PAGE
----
Used to be, you could only trust maybe a shop or two in Santa Fe.
In the old days, there was Four Star Tattoo owned by Dawn Purnell and Mark Vigil, who carried on the work started by the late, great tattooer Bill Wissman. It was unequivocally the best (with respect to other shops that were pretty OK, but not the best).
Purnell eventually peeled off to open Dawn's Custom and apprentice artists of her own; Vigil continued the work at Four Star, training a new generation of artists like Scott Buffington, J. Green, Crowe B. Rising (who runs the private studio Talis Fortuna), Jeffrey Pitt (also a private studio owner) and newcomer Miguel Chavez, as did Purnell. Both would welcome guest artists who became part of the family (like Guido Baldini at Four Star, who'd go on to open Lost Cowboy with his apprentice Owen Lostetter, now a kickass artist in his own right) and Amelia Albright at Dawn's Custom—and someplace within all of that, a young artist named Zac Scheinbaum learned the trade.
Full disclosure, I've got a preexisting relationship with Scheinbaum (and some totally sweet 'toos), so he won't be part of this story other than to say he recently assembled a veritable A Team of tattooers to open Shrine Tattoo (55 W Marcy St., 795-9708), Santa Fe's newest shop and a welcome addition to an already exploding landscape. If you've ever considered collecting work on a serious level, this place needs to be on your radar. I'll break it down by artist.
Marie Sena (@mariesena)
Regular readers of SFR will already be familiar with Sena's work as she designed the mega-popular 2018 Best of Santa Fe cover art (the one with the jackalope). Sena also shows annually at Spanish Market when it actually goes down (stupid COVID) and is represented by Pop Gallery. Born and bred in New Mexico, Sena's been running Electric Eye in Dallas with her husband Caleb Barnard for years but, she says, the time to return home is now.
"Zac approached me about a year ago, and we were both talking about moving home, and he asked if I wanted to do something together," she tells SFR. "I've known Zac a long time, so it evolved into a shop."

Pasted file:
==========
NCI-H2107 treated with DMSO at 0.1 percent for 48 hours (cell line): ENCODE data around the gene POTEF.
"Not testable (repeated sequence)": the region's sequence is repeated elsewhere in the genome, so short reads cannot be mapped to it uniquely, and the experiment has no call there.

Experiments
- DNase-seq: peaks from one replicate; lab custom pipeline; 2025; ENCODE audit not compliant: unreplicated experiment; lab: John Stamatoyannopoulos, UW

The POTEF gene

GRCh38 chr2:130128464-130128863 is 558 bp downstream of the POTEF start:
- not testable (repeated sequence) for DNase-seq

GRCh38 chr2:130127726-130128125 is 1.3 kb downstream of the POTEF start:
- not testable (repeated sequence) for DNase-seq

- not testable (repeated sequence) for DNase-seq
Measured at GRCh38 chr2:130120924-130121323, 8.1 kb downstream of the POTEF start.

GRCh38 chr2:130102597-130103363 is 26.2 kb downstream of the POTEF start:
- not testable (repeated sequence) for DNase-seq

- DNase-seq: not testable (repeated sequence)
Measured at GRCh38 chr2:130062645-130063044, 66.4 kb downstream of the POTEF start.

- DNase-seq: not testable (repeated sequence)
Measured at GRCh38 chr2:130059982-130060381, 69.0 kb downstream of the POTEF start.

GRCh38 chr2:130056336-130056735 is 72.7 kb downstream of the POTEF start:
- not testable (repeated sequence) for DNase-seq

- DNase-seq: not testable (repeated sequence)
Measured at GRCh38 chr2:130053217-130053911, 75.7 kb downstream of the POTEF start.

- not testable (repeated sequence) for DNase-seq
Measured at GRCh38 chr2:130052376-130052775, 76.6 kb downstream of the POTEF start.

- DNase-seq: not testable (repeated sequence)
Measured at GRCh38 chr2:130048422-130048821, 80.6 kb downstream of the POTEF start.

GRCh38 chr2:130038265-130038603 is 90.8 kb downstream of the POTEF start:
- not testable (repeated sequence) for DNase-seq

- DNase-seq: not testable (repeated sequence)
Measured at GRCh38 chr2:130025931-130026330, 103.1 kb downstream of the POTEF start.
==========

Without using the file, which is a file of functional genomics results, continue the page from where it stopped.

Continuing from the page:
Known primarily for her signature twist on traditional tattoo work (think birds and snakes to get the slightest inkling), Sena's background in medical -illustration proves a unique and bedazzling element of her work. Look to the small details in a hawk's wing or even just anatomically correct hands, and you'll find an artist with almost shocking ability. Sena paints as well and says Shrine could easily—and probably will—collaborate with local orgs and artists for potential pop-up shows, youth mentorships and who even knows what else. But why return now?
"I definitely had to find myself outside of New Mexico," she says. "I had to realize how special it is, and now, as an adult professional, I've been feeling I need to come back home and give something back to the town I grew up in—there's no place like it."
John Sultana (@johnsultana)
Sultana hooked up with Scheinbaum in the small tattoo world of New York City. A Brooklyn native, he says he came to Santa Fe for a change of pace, adding that he "absolutely loves the desert climate."
Sultana's got 15 years under his belt and specializes in a combination of fine line and pointillism that ultimately make up psychedelic black-and-gray geometrical shapes.
"That style of tattooing, when I started doing it, wasn't really popular," he says. "I've been tattooing because…as a teenager, I was getting a lot of tattoos, as many as I could afford, and then I went to art school and quickly realized I wasn't going to make a living as a painter, but it seemed like tattooing was something I could do where I could make some money and also be stimulated creatively."
Now that he's here, Sultana says, he finds inspiration in the mountains, particularly when snowboarding, and in the artistry he sees all around him.
"It's a creative place," he says. "I know it'll help me to be more proactive in my own practice."
Aron Dubois (@aronjohndubois)
Dubois came up in Colorado and Oregon but already had the Santa Fe connection as his fiancée Emma Bagley (a semi-retired tattooer herself, which is a tough pill to swallow because her work is phenomenal) came up here. She returned with Dubois in tow about two years ago. Since then, he's been working in more private settings, but joins Scheinbaum's team with what can only be described as a strangely gorgeous mix of esoterica and mysticism with an occult-ish edge.
"I can tell you're looking for juicy adjectives," he says with a laugh by phone when asked to come up with a descriptive term. "I guess…mystic Americana."
"I was always drawn to Tim Burton kind of stuff, like, darker imagery that's still hopeful," he continues. "A lot of that imagery isn't directly taken from occult or esoteric art, but I do find that stuff interesting and try to distill it and use that same kind of ideology in what I do—it's trying to communicate something more spiritual and doing it through the symbolic lexicon of my own life."
I wish I could explain precisely what it is that Dubois creates, but you'll just have to check it out yourself. Know that he cut his teeth doing street art and graffiti, and that he says he's inspired by the land and feel of the high desert, as well as the artistic milieu.
"The [Museum of International Folk Art] is my number one," he explains. "Everything in there inspires this idea that art doesn't need to be intellectual or serious or exclusive. I like that idea…people allowing themselves to create something."